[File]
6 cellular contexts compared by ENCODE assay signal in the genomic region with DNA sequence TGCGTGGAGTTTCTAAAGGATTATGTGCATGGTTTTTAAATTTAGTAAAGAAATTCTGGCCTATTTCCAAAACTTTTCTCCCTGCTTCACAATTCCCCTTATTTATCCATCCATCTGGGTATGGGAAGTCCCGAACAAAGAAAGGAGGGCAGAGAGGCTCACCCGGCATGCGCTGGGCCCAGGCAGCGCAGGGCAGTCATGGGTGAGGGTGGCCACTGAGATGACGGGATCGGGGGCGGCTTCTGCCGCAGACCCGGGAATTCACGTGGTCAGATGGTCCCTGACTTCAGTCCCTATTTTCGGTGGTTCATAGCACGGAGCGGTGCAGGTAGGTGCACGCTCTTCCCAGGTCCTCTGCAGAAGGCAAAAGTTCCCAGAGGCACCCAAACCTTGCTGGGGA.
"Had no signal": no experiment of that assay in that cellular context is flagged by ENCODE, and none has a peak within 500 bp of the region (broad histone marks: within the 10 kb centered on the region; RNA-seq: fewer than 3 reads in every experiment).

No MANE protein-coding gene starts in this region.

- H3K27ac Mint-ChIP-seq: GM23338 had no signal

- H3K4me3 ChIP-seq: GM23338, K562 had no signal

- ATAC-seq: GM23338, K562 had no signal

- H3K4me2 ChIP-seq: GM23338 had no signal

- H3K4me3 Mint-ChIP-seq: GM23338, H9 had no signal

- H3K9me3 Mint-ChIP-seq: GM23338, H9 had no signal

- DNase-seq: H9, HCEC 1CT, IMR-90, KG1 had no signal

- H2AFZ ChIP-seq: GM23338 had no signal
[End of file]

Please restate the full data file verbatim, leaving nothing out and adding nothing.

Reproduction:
6 cellular contexts compared by ENCODE assay signal in the genomic region with DNA sequence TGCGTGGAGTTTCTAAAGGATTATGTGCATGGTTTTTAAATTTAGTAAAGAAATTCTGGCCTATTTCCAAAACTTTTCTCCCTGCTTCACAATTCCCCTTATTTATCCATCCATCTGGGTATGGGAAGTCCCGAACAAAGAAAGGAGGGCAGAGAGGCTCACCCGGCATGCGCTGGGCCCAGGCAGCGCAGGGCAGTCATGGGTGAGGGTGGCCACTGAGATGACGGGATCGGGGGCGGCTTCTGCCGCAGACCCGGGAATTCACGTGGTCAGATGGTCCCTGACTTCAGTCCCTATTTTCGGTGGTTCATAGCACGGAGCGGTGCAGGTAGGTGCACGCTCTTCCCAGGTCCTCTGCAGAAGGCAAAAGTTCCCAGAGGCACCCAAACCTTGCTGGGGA.
"Had no signal": no experiment of that assay in that cellular context is flagged by ENCODE, and none has a peak within 500 bp of the region (broad histone marks: within the 10 kb centered on the region; RNA-seq: fewer than 3 reads in every experiment).

No MANE protein-coding gene starts in this region.

- H3K27ac Mint-ChIP-seq: GM23338 had no signal

- H3K4me3 ChIP-seq: GM23338, K562 had no signal

- ATAC-seq: GM23338, K562 had no signal

- H3K4me2 ChIP-seq: GM23338 had no signal

- H3K4me3 Mint-ChIP-seq: GM23338, H9 had no signal

- H3K9me3 Mint-ChIP-seq: GM23338, H9 had no signal

- DNase-seq: H9, HCEC 1CT, IMR-90, KG1 had no signal

- H2AFZ ChIP-seq: GM23338 had no signal